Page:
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Monthly Archives: January 2008

Hey everyone. Sorry about my late post but I was at the big day out yesterday rocking out to Rage Against the Machine. It was probably one of the best days of my life even though I suffered severe sunburn and feet ownage. My next post will be submitted next Sunday/Monday so please stay tuned for that and sorry for my MIA status this week.

Cheers everyone.

Skelliot

back to school

It’s nearly that time of year again! It’s time for that inevitable trudge back through the snow and sleet of an Australian summer to our place of learning of choice. Back to school for us youthful folk (and some older folk too). Unlike many youngsters I am very excited to be heading back. There are many things to try, absorb and learn and we should all be keen to get back into it! I know this sounds nerdy but what can be more cool and rewarding than knowledge.

I have very few regrets, but one I do hold however, is that I do not have unlimited time to study. We can’t stay students forever (and still be a responsible member of society). Over the past few years I have had a growing passion for science (this is obvious if you have been reading my blog) and I wish that I could pursue a science related occupation someday. While upholding and crusading for the laws of the W3C is an admirable job (I am currently training as a web developer) there is something so tempting and sexy about science and logical thinking.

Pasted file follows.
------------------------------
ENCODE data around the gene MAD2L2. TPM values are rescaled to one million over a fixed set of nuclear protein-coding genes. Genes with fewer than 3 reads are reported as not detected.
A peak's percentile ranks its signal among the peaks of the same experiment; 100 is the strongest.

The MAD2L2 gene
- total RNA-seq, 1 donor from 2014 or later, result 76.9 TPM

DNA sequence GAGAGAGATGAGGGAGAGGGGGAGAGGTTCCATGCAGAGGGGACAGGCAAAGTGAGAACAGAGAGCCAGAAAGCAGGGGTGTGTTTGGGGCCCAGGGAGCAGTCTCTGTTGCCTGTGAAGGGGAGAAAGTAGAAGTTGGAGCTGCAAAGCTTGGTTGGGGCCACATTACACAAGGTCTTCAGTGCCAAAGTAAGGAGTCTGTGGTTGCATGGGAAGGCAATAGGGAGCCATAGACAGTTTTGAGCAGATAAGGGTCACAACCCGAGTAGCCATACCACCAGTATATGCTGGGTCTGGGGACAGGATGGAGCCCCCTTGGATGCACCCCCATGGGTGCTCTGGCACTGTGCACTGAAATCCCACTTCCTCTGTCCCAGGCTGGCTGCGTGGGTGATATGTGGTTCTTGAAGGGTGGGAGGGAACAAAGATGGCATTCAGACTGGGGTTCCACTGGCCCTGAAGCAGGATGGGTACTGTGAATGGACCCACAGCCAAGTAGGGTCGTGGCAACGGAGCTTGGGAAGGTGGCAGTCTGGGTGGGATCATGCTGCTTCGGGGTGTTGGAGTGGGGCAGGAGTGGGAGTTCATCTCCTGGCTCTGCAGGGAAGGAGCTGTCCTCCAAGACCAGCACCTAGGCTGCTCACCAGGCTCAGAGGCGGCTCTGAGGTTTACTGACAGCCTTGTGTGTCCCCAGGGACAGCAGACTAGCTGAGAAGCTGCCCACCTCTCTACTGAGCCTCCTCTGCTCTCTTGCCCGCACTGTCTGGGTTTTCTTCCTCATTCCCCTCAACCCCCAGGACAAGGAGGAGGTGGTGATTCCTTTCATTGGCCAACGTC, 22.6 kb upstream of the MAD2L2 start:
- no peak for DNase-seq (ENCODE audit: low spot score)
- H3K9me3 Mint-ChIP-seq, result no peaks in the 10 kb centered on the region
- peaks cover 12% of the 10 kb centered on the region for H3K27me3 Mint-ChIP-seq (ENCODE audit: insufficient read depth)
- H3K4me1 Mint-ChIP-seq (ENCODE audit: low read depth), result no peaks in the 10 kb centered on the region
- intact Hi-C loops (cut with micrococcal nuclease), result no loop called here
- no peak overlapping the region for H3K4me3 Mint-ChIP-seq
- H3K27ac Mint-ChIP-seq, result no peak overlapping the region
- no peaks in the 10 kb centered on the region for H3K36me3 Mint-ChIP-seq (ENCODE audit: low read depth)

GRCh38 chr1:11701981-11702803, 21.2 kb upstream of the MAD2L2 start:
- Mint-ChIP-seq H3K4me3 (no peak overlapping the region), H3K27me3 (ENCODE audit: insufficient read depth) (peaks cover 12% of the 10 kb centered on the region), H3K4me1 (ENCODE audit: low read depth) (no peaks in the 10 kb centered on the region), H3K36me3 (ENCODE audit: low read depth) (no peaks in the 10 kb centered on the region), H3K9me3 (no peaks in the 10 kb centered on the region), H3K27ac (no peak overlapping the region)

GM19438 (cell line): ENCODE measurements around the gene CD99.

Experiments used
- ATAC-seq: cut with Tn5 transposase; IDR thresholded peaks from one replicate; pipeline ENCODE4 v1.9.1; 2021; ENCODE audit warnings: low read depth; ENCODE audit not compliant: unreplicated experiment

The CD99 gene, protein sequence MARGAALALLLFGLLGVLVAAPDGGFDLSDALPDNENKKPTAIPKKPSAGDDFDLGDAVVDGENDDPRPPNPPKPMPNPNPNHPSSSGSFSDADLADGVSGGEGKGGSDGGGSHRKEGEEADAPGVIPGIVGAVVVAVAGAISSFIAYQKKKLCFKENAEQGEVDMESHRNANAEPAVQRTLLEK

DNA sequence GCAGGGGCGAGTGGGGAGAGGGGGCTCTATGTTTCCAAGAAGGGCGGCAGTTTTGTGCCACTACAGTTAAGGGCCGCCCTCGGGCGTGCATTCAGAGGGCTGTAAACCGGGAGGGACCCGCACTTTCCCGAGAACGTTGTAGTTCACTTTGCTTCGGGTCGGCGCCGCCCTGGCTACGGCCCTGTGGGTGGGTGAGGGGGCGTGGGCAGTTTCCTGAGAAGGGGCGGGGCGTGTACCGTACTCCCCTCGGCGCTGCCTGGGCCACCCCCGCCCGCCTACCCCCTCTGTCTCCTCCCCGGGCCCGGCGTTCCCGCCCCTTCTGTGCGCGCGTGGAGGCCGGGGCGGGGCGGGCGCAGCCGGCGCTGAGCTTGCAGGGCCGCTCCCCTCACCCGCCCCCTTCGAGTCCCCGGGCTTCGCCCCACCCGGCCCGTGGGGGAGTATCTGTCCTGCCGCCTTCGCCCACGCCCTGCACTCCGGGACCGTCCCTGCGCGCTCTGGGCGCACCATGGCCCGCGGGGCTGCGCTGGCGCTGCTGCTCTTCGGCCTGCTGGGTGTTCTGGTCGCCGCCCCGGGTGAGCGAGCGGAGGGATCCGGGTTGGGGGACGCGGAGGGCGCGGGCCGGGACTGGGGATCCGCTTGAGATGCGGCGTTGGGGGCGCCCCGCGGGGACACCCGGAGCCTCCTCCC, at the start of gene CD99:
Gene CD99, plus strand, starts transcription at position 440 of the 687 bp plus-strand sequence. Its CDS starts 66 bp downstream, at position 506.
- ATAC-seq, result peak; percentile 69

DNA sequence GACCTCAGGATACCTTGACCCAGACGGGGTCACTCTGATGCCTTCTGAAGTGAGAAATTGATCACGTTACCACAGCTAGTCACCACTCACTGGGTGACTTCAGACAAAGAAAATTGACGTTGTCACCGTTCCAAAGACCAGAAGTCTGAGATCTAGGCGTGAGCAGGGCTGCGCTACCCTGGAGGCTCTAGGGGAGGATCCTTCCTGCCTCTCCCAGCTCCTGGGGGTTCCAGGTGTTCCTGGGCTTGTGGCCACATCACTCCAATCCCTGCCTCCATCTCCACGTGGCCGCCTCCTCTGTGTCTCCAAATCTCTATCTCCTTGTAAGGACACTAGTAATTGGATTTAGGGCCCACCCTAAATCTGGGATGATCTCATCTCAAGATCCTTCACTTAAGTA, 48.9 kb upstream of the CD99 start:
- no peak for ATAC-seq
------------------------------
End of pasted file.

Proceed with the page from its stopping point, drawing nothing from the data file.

For all those people who are in a science based course I truly envy you. And for all of us who are not lets take a leaf out of our sciency brethren’s book and promise to be honest with ourselves this year and think skeptically! Question your teachers when you think it is warranted, question yourselves and question your peers! Lets make this school year a particularly productive one for young people thinking skeptically.

Good luck with your studies everyone.

p.s Keep an eye out this year for the Young Australian Skeptics site that I will be building. 🙂

Quack

You’re six years old and sitting in a bubble bath. The water is warm and cosy. You sit and listen to the crackle of forever popping miniature bubbles and ponder what it is mother will be cooking for dinner. Across the heaving mass of water you spot your good friend Carl the rubber duck. You grasp him in your tiny little hands and squeeze him.

“QUACK!”

he says.